7+ Ways Native Speakers Say How Are You in Spanish

I know, I know. ‘¿Cómo estás?’ is one of the first phrases you learned. But what if I told you that we actually have other common ways to say how are you in Spanish? And why wouldn’t you want to learn them? Because they will make you sound less repetitive and more natural!

So, if you’re wondering how do you say how are you in Spanish, in this guide, I’ll show you 8 expressions (and their variations) that you can use to say ‘how are you’ like a native Spanish speaker!

Just a heads-up! Not all of these phrases will be suitable for all situations. So, make sure you check the examples and descriptions. I’m also going to include examples for asking someone how other people are as well, so you can make the most of the different ways to ask how someone is in Spanish.

1. ¿Cómo estás? – How are you?

graphic with examples of how to use como estas in spanish

¿Cómo estás? is the most standard expression you can use in this context. As a result, you can use this question in both formal and informal Spanish. Since ‘¿cómo estás?’ is meant to address a person (tú), you will need to conjugate the verb ‘estar’ to address different people:

¡Hola! ¿Cómo estás?
Hey, how are you?

Oye, Paulina, ¿cómo está Celia?
Hey, Paulina, how is Celia?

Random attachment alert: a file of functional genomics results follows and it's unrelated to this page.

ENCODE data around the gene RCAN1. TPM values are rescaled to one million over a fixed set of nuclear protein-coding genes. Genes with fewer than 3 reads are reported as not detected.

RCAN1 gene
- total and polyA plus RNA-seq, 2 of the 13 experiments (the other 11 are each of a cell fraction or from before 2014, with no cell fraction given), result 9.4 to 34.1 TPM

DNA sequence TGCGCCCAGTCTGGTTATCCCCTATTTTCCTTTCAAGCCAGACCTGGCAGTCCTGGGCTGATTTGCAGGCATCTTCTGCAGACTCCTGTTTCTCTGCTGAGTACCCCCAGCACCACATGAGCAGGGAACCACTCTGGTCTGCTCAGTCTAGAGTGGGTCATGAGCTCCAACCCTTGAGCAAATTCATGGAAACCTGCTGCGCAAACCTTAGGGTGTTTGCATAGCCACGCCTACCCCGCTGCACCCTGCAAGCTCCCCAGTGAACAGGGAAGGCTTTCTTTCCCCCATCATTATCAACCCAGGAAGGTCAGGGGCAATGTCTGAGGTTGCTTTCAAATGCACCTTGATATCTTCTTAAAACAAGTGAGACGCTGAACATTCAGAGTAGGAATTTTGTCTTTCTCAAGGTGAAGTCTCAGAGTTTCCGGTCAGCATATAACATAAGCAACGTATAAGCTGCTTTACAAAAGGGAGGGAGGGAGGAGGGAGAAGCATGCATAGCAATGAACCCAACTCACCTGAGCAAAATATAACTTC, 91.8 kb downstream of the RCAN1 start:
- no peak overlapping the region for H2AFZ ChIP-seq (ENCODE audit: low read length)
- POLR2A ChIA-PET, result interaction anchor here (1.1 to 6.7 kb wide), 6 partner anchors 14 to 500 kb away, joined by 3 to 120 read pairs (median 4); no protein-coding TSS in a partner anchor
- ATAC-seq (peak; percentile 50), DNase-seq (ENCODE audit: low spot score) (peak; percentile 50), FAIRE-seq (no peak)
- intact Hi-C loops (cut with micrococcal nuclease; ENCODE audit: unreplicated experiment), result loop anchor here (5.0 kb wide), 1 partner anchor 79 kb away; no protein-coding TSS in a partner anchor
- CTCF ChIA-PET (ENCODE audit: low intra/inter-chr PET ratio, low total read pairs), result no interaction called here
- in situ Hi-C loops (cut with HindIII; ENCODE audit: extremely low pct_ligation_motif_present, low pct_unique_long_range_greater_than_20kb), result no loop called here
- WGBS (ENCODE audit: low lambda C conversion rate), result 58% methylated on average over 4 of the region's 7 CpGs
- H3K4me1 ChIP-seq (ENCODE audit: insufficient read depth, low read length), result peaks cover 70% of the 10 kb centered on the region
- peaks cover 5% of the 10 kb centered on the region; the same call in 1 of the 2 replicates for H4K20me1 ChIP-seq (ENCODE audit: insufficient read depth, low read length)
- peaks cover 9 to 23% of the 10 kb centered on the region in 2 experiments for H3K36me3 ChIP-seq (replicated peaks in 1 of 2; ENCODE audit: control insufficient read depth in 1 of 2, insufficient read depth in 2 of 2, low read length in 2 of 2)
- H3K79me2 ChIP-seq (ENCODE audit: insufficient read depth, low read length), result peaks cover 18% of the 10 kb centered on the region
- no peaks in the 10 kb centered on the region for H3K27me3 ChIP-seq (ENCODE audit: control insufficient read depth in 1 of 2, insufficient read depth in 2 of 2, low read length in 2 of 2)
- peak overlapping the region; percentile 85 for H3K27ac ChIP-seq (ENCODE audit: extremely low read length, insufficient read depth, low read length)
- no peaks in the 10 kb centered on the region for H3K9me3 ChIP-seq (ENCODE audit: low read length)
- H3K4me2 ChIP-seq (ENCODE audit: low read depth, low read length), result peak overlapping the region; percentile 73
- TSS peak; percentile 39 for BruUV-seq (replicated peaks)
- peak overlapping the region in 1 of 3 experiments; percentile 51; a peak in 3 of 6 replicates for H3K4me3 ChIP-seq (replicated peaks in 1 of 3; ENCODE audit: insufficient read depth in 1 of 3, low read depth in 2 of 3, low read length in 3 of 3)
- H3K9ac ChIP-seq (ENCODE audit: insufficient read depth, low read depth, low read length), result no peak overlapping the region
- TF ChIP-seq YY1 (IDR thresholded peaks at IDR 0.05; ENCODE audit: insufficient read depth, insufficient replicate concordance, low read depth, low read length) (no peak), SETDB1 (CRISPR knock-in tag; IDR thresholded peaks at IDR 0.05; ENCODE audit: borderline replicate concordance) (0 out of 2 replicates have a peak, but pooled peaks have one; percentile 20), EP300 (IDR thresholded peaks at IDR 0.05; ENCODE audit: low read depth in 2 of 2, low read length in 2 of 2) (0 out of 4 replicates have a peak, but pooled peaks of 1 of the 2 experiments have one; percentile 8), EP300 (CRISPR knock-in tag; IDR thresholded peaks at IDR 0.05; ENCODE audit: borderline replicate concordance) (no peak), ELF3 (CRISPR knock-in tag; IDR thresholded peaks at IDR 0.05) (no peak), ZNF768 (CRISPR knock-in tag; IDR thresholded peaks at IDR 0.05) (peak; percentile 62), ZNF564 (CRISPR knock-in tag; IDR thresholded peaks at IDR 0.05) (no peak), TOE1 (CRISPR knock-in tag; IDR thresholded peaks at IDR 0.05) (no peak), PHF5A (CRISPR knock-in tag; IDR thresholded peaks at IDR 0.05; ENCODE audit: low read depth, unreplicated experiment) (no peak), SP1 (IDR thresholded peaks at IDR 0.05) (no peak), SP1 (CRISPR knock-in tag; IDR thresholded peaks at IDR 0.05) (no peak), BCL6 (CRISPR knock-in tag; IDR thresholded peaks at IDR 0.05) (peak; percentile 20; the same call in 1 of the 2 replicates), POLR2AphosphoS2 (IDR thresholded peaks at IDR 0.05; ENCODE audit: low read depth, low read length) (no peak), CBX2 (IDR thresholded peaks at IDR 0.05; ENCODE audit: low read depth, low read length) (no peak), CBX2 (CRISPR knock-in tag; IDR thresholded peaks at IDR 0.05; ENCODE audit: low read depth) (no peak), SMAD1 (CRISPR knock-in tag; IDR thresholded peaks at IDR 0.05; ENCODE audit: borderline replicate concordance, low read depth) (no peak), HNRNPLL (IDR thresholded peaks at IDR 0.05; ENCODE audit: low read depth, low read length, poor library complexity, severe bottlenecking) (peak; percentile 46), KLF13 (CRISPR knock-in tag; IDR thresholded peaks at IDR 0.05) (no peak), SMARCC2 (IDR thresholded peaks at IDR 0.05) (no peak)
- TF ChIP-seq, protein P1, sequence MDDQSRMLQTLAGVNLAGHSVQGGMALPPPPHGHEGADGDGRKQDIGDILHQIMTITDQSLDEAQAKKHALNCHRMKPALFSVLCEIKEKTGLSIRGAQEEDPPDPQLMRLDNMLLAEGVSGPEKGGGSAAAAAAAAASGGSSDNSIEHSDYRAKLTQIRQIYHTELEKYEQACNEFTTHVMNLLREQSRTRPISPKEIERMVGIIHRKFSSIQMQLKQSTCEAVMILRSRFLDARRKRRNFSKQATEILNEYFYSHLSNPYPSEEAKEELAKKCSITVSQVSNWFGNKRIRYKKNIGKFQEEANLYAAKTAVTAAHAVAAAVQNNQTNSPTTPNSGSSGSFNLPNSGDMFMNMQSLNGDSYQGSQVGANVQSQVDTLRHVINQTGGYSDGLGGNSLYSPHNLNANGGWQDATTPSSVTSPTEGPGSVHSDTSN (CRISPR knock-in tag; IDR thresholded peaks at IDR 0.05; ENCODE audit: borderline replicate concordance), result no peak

¡Qué gusto verte! ¿Cómo están tus papás?
It’s so nice to see you! How are your parents?

Buenos días, ¿cómo está, señor López?
Good morning, how are you, Mr. López?

To make this expression more formal, you need to conjugate ‘estar’ to the third person singular (‘usted’). Also, you can conjugate this expression to the preterite tense to ask how something or someone was. 

2. ¿Cómo andas? – How is it going?

graphic explaining how to use como andas as a synonym of how are you in spanish

If you’re looking for an informal expression, ‘¿cómo andas?’ is a good option to use with your friends and family. This Spanish phrase means ‘how is it going?’ or ‘how are you doing?’.

¡Qué onda, amiga! ¿Cómo andas?
What’s up, pal? How is it going?

Y, ¿cómo anda tu hermano?
How is your brother doing?

¿Cómo andan, chicos? ¿Todo bien?
How are you, boys? Everything okay?

With this meaning, andar is always conjugated in the present tense. 

Take Note: The Spanish verb andar is an informal synonym of the ‘estar’. However, the only application where you cannot interchange these verbs is when talking about location. 

3. ¿Cómo te va? – How are you doing? 

graphic showing how to use cómo andas to ask how are you in spanish

¿Cómo te va? is another informal way to ask someone how things are going. We typically use this expression when we’ve heard about the other person for a while. In other words, this is not a phrase you’d use as a daily greeting.

picture of joey tribbiani saying how you doin

‘¿Cómo te va?’ is close in meaning to ‘how are you doing?’, ‘how is it going?’ or ‘how are you?’. Although it doesn’t sound as cool as Joey’s (from Friends) “how are you doing?”, you can use ¿cómo te va? when talking to a boy or girl.